Phone companies have been on a quest to extend their coverage from the narrowband voice world to the broadband data world, and have made huge expenditures on spectrum in which to offer so-called "3G" services capable of significantly broader bandwidth than today. 3G technologies with names like WCDMA and EVDO continue to be developed and have been deployed in some places. However, some now believe that these "traditional" technologies will provide only limited bandwidth at a high price, and that other approaches may be more appropriate for wireless broadband data -- especially for the consumer market.
A new group of young companies has been focused on developing technologies to cover wide areas, just as cellular can do, but starting from the premise that they are being designed to carry broadband data -- and that voice is just another data type which will be accomodated. These technologies aim to provide true broadband with data rates of 1-2 Mbps to many simultaneous users at prices comparable to wireline broadband. They typically are "non line of sight" (NLOS) and capable of penetrating trees and walls to reach into buildings. They are usually targeted to notebook PCs and PDAs, use a small modem or PCMCIA card, and are customer installed. They generally operate in licensed spectrum. A few of these technologies are based on 3G; most are not.
Although still in the early evolution stages these technologies appear to be proving themselves in market trials and some are now moving to deployment. Here are some recent developments:
The IEEE is busy formalizing standards for these metropolitan area broadband technologies. IEEE 802.16 focuses on fixed wireless, and has recently completed final approval of several standards. IEEE 802.20 has just been formed to focus on mobile applications.
These WMAN technologies can be used over a wide area and in a moving car; they can also be used at a coffee shop or at your home if that is within range. We call this the "outside-in" approach for "broadband anywhere".
Room For Both
At the moment, the "inside-out" approach appears to be ahead because of economies from the high volume of Wi-Fi equipment and the enormous hype in the press. The "outside-in" technologies are potentially disruptive to existing players in hot spots and wireline broadband. Once deployed over large areas, they could make hot spots and wireline broadband access redundant.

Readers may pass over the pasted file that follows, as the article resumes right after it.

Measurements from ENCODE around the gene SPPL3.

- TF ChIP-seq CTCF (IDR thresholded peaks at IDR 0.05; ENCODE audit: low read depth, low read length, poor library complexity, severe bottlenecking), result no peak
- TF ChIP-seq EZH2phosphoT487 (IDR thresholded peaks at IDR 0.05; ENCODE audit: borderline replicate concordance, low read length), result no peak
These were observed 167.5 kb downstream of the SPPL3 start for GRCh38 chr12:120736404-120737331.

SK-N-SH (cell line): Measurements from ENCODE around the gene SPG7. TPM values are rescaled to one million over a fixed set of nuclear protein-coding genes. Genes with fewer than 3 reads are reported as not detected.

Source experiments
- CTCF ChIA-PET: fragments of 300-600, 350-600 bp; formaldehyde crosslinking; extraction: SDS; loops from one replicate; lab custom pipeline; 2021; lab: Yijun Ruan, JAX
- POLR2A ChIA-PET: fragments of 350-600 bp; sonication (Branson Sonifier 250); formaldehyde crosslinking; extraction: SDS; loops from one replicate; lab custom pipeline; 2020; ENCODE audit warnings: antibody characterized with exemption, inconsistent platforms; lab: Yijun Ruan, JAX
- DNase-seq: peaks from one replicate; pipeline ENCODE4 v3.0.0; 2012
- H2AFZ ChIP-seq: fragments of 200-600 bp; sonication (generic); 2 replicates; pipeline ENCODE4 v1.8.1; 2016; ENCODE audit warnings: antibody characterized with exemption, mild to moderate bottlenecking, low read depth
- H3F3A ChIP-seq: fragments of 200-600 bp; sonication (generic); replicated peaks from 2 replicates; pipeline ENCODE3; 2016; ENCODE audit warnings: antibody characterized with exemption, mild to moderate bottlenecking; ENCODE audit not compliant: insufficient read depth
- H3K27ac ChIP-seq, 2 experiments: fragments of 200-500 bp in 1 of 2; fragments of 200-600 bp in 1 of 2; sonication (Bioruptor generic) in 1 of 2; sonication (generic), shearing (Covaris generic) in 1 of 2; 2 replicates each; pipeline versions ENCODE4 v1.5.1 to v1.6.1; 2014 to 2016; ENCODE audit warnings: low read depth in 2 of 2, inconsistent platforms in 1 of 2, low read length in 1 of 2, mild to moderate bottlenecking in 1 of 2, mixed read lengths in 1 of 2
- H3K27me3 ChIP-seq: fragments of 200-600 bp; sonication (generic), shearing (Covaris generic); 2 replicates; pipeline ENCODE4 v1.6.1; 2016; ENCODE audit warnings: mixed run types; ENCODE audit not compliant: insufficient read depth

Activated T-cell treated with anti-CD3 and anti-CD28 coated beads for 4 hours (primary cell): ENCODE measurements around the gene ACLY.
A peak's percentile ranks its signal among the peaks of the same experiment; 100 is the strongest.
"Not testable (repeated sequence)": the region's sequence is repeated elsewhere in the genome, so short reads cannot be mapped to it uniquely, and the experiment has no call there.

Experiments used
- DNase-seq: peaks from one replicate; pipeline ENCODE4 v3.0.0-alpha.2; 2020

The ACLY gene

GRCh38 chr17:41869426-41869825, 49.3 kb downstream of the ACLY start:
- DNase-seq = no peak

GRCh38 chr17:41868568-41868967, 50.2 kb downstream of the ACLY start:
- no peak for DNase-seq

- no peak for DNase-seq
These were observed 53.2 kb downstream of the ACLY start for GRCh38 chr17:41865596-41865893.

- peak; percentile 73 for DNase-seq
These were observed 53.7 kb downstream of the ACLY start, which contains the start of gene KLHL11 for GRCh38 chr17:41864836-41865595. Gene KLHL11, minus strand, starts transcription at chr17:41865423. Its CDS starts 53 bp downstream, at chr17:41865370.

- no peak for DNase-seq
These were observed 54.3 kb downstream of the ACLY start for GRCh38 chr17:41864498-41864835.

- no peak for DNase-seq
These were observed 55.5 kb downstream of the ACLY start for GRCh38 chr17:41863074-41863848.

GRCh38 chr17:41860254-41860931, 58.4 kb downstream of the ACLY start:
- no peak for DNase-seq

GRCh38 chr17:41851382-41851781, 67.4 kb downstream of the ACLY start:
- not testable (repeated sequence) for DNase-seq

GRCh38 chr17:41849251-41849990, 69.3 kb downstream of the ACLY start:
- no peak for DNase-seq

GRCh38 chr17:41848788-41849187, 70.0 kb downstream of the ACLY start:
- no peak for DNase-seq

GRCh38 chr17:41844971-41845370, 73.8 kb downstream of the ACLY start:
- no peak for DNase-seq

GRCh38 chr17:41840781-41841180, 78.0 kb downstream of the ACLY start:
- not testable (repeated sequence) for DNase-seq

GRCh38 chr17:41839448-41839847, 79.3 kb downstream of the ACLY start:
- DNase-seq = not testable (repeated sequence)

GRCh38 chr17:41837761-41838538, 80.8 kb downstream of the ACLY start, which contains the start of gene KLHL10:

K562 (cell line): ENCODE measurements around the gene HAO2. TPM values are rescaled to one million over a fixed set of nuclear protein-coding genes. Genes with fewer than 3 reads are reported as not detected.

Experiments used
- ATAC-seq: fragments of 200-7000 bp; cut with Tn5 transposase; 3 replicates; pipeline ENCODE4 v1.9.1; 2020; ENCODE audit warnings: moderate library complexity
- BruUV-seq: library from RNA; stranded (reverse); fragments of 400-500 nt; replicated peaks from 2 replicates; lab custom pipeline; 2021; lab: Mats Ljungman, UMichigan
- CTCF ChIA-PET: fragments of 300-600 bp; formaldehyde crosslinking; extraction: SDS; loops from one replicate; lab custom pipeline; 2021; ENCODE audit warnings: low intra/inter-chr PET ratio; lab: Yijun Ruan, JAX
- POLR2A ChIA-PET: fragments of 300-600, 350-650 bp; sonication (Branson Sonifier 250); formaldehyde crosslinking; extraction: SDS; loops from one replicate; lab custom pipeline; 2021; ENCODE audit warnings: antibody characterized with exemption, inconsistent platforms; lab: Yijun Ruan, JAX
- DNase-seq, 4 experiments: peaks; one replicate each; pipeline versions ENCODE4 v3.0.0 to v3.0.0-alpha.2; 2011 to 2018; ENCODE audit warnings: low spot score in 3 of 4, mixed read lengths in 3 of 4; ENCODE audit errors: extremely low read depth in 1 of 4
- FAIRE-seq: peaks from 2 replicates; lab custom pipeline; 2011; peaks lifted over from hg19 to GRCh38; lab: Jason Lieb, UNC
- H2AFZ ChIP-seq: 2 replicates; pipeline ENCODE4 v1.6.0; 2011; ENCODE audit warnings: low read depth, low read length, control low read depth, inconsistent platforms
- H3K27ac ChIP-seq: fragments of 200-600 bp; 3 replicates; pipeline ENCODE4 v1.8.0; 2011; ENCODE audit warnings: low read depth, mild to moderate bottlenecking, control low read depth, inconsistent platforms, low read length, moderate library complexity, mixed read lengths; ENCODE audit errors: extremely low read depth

We do not believe that one approach will wipe out the other. Each is likely to find a zone in which it operates most effectively and is the most cost-effective for its application. We believe there will be increasing integration by operators of systems which use both WLAN and WMAN technologies with handoffs between them based on the user location and movement. Several WMAN companies have announced seamless hand off between Wi-Fi inside and near a building to their WMAN technology outside.
Where there are dense aggregrations of people and users - especially in and near buildings -- it's likely that wireline to the building and wireless in and around it will make the most economic sense. Further away from buildings, or in areas with low population density, pure wireless makes the most sense.
In the short term, because the efforts related to Wi-Fi and WLAN technologies are typically handled by different units of companies than the WMAN technologies, users are likely to see a wealth of choices -- with lots of overlap and confusion. For the companies, it may result in duplicate spending and resources. We expect this to settle down over time.
Things to Watch
Broadband wireless is in its infancy, and there are more questions than answers at this point. Here are some things we're watching:
Wireless broadband technologies are all in their infancy, and the applications are largely unknown. People's behavioral habits always adapt slowly to the availability of new capabilities.
We believe the end game is unlikely to be dominated by one technology. The outcome will be determined by the economics of various technologies, the development of popular applications to drive volumes, and consumer willingness to pay for these applications.
It's too early to predict the outcome, but it's fun to watch the game.
( www.wi-fi.org ) ( www.clearwire.com ) ( www.ipwireless.com ) ( www.navini.com ) ( www.arraycomm.com ) ( www.kt.co.kr/kt/eng ) ( www.broadbandhomecentral.com/report/backissues/Report0212_12.html ) ( www.flarion.com ) ( www.hanaro.com ) ( www.xtratyme.com )